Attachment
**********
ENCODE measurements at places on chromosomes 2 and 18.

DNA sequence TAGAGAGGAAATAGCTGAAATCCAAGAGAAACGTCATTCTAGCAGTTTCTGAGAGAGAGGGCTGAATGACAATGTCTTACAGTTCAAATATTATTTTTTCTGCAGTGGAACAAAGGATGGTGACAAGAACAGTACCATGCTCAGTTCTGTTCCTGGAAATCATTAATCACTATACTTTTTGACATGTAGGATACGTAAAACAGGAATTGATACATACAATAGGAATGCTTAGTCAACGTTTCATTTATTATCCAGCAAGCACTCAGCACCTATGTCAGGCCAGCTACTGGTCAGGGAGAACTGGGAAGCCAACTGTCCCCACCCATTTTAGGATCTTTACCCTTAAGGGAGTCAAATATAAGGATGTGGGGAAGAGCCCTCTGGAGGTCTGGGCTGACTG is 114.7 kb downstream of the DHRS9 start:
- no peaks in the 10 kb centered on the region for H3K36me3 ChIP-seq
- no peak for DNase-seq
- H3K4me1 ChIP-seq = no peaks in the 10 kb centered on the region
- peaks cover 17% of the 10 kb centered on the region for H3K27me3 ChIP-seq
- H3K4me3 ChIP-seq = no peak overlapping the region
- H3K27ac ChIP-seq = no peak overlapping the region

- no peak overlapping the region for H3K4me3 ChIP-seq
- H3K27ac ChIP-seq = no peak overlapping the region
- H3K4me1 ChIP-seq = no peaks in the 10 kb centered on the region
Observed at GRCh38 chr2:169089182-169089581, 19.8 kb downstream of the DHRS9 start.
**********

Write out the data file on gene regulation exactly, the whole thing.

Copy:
ENCODE measurements at places on chromosomes 2 and 18.

DNA sequence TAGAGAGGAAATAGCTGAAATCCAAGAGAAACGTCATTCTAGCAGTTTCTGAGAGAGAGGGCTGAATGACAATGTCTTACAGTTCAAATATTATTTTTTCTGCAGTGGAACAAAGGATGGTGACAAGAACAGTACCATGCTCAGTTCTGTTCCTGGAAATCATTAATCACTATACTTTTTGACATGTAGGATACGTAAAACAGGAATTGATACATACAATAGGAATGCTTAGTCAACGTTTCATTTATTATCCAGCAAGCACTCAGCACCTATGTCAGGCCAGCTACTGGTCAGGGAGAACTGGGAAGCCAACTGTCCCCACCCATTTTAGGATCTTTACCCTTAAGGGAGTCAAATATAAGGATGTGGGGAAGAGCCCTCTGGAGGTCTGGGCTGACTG is 114.7 kb downstream of the DHRS9 start:
- no peaks in the 10 kb centered on the region for H3K36me3 ChIP-seq
- no peak for DNase-seq
- H3K4me1 ChIP-seq = no peaks in the 10 kb centered on the region
- peaks cover 17% of the 10 kb centered on the region for H3K27me3 ChIP-seq
- H3K4me3 ChIP-seq = no peak overlapping the region
- H3K27ac ChIP-seq = no peak overlapping the region

- no peak overlapping the region for H3K4me3 ChIP-seq
- H3K27ac ChIP-seq = no peak overlapping the region
- H3K4me1 ChIP-seq = no peaks in the 10 kb centered on the region
Observed at GRCh38 chr2:169089182-169089581, 19.8 kb downstream of the DHRS9 start.